Did you Know the Slovak Word for “drain” and “oven” are the Same?

To add to the ongoing saga of Price-neighbor relations, we humbly submit this episode:

Three days ago Amber decided to try to unclog our abnormally slow drain. She fiddled with the drain and loosened it. Little did we know that our plumbing was in poor condition and the drain doubles as an anchor for the entire pipe. We tightened everything again and thought nothing of it – until the next morning. Matthew showered and then Amber showered and then there was a knock on the door. Still sporting a towel Amber made a dash for the bedroom while Matthew opened the door to reveal a never before seen neighbor (wearing a house robe, slippers, bed head and a scowl). He spoke quickly, then realized that Matthew speaks English, rolled his eyes, and spoke slower: “water is pouring into my apartment”.

Minutes later our building manager, who insists we are German and speaks to us accordingly, was rummaging around in our pipes. He turned our water off and told us that a repair man would be here by 1pm. Edmund, our repair man, arrived at 1:30pm sharp!

A few moments after that came another knock on the door. Matthew opened it and found a lady who looked familiar. It took a moment, but then he realized – she was the lady who screamed at us over the Great BBQ Fiasco of 2008! She then greeted Matthew with “hi” – a distinctly English greeting. She then began to explain, in nearly fluent English, that we were leaking water. This whole time she spoke English!

The next morning, at 7:15am Edmund arrived at our door ready to work. He chiseled away the tiles encasing our bathtub and exposed a very broken pipe dangling from the wall above our very own indoor mini lake. The next 3 hours involved Edmund muttering continuously from under the tub, 2 trips to the store for parts, 6 comments on how many stairs he has to climb to get to our flat, 11 words that needed to be looked up in the Slovak-English dictionary, 3 requests for assistance (which landed Matthew in the tub pulling pieces of pipe through the hole where the drain used to be) and 1 repaired drain pipe. Apparently he will be back this week to do something else – we did not understand what…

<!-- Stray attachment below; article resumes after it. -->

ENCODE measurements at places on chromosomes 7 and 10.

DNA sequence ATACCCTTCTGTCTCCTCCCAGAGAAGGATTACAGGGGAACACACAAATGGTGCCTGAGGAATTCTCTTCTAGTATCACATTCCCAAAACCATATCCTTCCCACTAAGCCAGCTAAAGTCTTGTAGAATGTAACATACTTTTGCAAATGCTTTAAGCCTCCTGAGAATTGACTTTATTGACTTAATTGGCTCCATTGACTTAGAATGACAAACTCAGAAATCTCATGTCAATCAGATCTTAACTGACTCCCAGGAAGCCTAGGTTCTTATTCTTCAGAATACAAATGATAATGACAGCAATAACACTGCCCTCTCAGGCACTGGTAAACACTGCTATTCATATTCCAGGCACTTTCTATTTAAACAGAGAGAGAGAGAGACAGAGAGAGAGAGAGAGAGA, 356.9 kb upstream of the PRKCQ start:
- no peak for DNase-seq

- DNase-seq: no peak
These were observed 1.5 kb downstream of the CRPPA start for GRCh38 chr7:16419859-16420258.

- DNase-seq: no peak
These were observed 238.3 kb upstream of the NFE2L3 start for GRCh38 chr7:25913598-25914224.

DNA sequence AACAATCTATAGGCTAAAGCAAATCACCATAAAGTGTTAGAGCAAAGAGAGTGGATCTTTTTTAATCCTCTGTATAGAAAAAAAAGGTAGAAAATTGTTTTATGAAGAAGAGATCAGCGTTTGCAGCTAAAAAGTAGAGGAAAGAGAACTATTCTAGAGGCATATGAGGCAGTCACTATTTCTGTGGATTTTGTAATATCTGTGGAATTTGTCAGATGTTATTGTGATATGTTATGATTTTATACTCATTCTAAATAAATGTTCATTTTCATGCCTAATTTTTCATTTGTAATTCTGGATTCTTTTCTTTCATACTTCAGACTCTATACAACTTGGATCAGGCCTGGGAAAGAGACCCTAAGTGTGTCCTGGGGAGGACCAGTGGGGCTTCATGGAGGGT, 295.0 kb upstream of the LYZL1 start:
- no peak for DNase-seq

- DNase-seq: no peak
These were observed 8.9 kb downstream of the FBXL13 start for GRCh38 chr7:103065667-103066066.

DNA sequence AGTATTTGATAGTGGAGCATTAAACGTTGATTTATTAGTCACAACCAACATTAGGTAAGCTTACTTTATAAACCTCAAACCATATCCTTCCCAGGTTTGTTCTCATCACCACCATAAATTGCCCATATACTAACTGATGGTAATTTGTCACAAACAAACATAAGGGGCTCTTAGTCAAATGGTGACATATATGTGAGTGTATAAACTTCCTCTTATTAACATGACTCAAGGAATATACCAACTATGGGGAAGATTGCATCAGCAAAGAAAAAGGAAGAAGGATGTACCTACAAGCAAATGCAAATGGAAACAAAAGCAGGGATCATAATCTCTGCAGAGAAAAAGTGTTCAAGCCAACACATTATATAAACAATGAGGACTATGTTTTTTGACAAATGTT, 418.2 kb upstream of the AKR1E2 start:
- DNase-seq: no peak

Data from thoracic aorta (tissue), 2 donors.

In an attempt to squelch the building gossip about the ridiculous foreigners on the top floor, we bought boxes of chocolates for the three apartments for whom we had provided new shower facilities and for the building manager. Each gift was accompanied by a card saying sorry and that everything is fixed (our language tutor helped us as to ensure we did not say something that would offend anyone beyond the initial property damage). On Saturday we spent the day assisting at Catalyst (local leadership development program) and returned home to distribute our appeasements. Here is the score:

-2 different families pretended not to be home (though we could hear them inside, saw their cars on the street and noticed the shadow as they looked through the peep hole)

Strikes 1 and 2. So, we left the gift on their doorstep.

-1 family may have been home, but we are not sure – either way no one answered the door

Strike 3. Not out yet.

-1 family was legitimately not home, and after leaving their gift by their door, we passed them in the hall. They accepted our apology and thanked us for the chocolates.

It felt like a tie game.

When we got home last night there was a note on our door that simply said “thank you” with a smiley face. We do not know the name signed to it, but it felt like a home run.


4 thoughts on “Did you Know the Slovak Word for “drain” and “oven” are the Same?

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